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The Molecular Dynamic Finite Element Method (MDFEM)

Lutz Nasdala1 , Andreas Kempe1 and Raimund Rolfes1

1 Institute of Structural Analysis, Leibniz Universität Hannover, 30167 Hannover, Germany

Computers, Materials & Continua 2010, 19(1), 57-104.


In order to understand the underlying mechanisms of inelastic material behavior and nonlinear surface interactions, which can be observed on macroscale as damping, softening, fracture, delamination, frictional contact etc., it is necessary to examine the molecular scale. Force fields can be applied to simulate the rearrangement of chemical and physical bonds. However, a simulation of the atomic interactions is very costly so that classical molecular dynamics (MD) is restricted to structures containing a low number of atoms such as carbon nanotubes. The objective of this paper is to show how MD simulations can be integrated into the finite element method (FEM) which is used to simulate engineering structures such as an aircraft panel or a vehicle chassis. A new type of finite element is required for force fields that include multi-body potentials. These elements take into account not only bond stretch but also bending, torsion and inversion without using rotational degrees of freedom. Since natural lengths and angles are implemented as intrinsic material parameters, the developed molecular dynamic finite element method (MDFEM) starts with a conformational analysis. By means of carbon nanotubes and elastomeric material it is demonstrated that this pre-step is needed to find an equilibrium configuration before the structure can be deformed in a succeeding loading step.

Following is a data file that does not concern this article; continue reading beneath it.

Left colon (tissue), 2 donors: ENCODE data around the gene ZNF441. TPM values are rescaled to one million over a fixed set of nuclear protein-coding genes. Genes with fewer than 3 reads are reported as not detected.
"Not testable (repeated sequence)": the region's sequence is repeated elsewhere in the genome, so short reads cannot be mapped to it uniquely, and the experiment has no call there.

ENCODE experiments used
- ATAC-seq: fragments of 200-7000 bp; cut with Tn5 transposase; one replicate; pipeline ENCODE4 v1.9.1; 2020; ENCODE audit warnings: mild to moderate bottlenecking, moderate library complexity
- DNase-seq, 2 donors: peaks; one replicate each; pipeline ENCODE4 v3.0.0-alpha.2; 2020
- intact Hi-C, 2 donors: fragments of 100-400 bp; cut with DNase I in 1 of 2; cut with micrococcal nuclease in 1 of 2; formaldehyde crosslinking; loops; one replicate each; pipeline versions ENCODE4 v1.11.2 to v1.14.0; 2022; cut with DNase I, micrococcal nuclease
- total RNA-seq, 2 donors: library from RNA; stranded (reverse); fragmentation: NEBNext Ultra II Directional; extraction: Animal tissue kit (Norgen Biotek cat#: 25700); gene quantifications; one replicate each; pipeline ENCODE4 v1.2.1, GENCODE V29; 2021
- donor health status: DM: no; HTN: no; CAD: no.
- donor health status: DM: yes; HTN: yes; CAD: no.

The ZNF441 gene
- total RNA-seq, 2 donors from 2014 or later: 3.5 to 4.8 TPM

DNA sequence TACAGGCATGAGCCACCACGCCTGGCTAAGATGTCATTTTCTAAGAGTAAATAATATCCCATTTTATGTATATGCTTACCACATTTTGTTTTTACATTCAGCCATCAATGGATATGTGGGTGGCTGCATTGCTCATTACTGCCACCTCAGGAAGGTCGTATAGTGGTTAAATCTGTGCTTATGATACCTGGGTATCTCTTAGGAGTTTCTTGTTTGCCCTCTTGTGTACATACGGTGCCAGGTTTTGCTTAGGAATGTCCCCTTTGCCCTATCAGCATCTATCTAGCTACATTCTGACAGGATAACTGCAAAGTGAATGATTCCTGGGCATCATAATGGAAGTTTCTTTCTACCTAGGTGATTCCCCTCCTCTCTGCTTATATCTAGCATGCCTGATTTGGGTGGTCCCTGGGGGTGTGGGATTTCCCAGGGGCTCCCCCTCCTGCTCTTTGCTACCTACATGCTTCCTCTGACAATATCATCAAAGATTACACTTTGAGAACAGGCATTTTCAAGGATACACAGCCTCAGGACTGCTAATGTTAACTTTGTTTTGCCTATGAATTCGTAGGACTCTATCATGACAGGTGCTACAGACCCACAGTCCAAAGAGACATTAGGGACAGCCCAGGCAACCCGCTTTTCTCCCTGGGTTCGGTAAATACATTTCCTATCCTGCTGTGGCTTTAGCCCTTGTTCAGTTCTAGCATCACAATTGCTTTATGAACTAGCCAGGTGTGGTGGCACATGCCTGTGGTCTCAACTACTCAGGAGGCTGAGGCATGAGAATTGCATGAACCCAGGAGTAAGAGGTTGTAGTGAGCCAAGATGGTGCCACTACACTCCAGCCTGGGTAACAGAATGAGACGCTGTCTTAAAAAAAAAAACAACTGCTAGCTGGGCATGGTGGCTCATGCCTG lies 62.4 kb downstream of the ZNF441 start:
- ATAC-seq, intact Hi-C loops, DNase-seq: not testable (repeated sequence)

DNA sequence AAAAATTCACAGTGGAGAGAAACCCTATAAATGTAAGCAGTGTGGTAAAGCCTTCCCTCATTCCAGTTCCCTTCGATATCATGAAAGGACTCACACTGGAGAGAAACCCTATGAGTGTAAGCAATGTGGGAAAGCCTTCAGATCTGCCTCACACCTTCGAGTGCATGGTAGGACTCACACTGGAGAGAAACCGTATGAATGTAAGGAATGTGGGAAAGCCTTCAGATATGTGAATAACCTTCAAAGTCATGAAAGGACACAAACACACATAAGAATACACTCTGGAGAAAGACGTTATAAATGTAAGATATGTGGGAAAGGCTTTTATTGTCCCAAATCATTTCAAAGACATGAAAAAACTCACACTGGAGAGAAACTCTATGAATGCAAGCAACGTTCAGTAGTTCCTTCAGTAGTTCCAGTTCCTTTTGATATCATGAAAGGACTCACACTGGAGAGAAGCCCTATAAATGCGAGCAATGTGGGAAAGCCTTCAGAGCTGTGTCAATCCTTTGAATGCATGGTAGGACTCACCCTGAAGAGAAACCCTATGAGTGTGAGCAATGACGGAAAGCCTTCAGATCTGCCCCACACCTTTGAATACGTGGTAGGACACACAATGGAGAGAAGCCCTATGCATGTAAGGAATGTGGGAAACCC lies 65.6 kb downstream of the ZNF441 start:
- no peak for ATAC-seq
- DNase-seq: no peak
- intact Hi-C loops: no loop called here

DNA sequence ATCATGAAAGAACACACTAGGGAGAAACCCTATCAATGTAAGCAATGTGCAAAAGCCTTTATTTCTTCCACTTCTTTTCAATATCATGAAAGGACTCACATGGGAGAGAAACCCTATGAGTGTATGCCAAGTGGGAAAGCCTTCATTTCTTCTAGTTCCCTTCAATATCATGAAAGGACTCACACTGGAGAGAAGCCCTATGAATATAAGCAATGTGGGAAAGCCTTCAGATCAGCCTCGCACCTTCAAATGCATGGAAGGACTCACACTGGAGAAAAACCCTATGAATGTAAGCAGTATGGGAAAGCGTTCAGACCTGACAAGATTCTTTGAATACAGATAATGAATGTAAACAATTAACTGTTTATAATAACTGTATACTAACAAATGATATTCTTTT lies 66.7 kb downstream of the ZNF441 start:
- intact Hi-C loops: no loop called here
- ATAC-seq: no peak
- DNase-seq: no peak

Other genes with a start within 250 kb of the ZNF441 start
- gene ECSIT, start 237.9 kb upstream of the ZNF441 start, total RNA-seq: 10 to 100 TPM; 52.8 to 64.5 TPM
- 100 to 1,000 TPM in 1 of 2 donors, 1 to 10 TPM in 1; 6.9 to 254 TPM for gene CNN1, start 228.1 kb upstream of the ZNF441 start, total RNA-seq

Cite This Article

L. Nasdala and A. K. A. R. Rolfes, "The molecular dynamic finite element method (mdfem)," Computers, Materials & Continua, vol. 19, no.1, pp. 57–104, 2010.

cc This work is licensed under a Creative Commons Attribution 4.0 International License , which permits unrestricted use, distribution, and reproduction in any medium, provided the original work is properly cited.
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